IV. Reimbursement of Central Excise Duty on High Speed Diesel (HSD) to mechanized boats: To reduce the operational cost of mechanized fishing boats, the Government of India has a Scheme to reimburse the Central Excise Duty on HSD oil supplied to such boats. However, the conditions imposed for reimbursement of the Central Excise Duty, such as the requirement of the Boat owners to be in the BPL category (which is practically impossible for any motorised boat owner), and the monthly ceiling of only 500 litres per boat for availing of the subsidy are unworkable for Tamil Nadu, as well as other Coastal States. Such conditions should immediately be reviewed in order to make this Scheme operational.

V. Motorisation of traditional crafts: The present assistance of 3 crore per year for motorisation of nearly1,000 traditional crafts every year is very meagre for Tamil Nadu since there are 32,000 non-motorised traditional crafts in the State. It is requested that a Package of 15 crore [150,000,000 rupees or 3,000,000 USD] per year may be sanctioned so that at least 5,000 traditional crafts are motorized every year.

Here is an official press release by the State Government of Tamil Nadu announcing the hand over of the Memorandum:


And here a link to a website where a copy of the memorandum can be found (I did not manage to find a copy in the official website).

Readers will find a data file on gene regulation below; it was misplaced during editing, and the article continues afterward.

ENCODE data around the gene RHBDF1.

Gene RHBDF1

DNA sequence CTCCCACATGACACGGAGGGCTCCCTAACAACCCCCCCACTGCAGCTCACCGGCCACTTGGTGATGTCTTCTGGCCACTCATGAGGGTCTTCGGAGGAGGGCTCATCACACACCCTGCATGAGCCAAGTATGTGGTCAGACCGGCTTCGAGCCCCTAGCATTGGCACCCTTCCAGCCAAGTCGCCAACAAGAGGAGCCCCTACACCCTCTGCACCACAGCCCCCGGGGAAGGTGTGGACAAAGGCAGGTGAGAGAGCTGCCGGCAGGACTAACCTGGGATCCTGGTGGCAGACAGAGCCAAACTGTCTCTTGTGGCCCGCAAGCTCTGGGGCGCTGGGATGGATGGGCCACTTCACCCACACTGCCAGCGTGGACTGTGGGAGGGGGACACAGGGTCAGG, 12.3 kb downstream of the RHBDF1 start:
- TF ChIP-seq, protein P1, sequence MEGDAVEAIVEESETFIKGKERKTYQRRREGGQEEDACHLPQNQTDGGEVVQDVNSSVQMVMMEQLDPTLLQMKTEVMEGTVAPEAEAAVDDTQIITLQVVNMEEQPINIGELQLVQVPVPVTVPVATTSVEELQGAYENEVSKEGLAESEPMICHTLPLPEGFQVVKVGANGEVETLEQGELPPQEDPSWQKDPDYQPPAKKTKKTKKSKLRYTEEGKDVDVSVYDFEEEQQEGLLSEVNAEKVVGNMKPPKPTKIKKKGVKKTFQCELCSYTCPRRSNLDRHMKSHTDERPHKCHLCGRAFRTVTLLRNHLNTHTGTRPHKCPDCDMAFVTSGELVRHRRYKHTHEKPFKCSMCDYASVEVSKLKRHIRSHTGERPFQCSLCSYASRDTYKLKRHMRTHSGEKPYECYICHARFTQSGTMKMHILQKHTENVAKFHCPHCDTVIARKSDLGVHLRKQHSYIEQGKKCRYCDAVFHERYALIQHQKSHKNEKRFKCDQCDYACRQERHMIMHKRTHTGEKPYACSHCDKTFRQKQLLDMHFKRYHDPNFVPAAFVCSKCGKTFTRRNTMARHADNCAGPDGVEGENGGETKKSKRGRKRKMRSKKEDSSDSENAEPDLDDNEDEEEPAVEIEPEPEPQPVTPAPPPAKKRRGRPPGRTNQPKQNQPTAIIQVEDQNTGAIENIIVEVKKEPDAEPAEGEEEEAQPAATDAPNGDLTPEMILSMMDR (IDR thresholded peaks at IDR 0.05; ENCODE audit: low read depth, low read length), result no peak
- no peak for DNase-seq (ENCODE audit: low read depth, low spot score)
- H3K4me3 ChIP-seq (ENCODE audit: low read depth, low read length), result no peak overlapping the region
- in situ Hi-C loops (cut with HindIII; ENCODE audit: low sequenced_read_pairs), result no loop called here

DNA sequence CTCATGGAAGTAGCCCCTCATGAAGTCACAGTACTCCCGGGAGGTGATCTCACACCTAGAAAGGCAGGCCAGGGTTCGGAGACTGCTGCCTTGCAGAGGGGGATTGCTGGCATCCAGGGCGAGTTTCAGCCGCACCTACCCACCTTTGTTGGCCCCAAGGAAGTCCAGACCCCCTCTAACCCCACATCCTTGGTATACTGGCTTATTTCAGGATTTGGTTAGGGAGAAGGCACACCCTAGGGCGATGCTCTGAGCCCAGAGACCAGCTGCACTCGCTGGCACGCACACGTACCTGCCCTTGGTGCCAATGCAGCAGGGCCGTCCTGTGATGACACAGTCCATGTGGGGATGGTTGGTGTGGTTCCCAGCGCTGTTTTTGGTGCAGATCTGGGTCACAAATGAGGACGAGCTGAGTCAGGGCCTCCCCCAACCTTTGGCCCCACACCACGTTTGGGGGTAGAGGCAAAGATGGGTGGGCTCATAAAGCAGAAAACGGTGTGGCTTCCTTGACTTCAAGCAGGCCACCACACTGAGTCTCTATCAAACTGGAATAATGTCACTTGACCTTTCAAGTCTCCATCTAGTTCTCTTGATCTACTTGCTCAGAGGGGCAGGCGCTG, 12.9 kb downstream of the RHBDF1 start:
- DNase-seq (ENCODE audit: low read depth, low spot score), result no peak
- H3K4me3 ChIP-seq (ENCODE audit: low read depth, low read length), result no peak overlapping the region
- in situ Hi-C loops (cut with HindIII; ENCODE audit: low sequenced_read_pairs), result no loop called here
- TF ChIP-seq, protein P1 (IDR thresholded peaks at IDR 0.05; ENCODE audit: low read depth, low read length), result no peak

On 25 December 2011, and taking advantage of a visit of Prime Minister Manmohan Singh to Channai, the Chief Minister handed over another Memorandum that included a reminder of the requests made in the previous one, and of "A special package of Rs.10 crore every year for the State for the dredging of fishing harbours and bar mouths. The Government of Tamil Nadu had requested for an assistance of Rs.10 crore [100,000,000 rupees or 202,000 USD] every year to take up dredging of fishing harbours and bar mouths each year."

Here is an official press release on this second Memorandum:


And here the link to the webpage with a copy of the Memorandum of 25 December 2011:



USA: fisheries subsidies and bilateral - plurilateral trade agreements

Apparently, the US is clearly making the case for including fisheries subsidies disciplines in trade agreements with other countries. Ambassador Demetrios J Marantis, Deputy US Trade Representative, was quoted to say, at at a press conference in Brunei Darussalamon on 27 February 2012:

"One of the problems that we face in the world of environmental conservation is subsidies that have a result of depleting fishery resources and so as part of the TPP, we're working on ways to discipline fisheries subsidies to ensure that they are compatible with environmental conservation"

Here is a link to an online article with the above quote: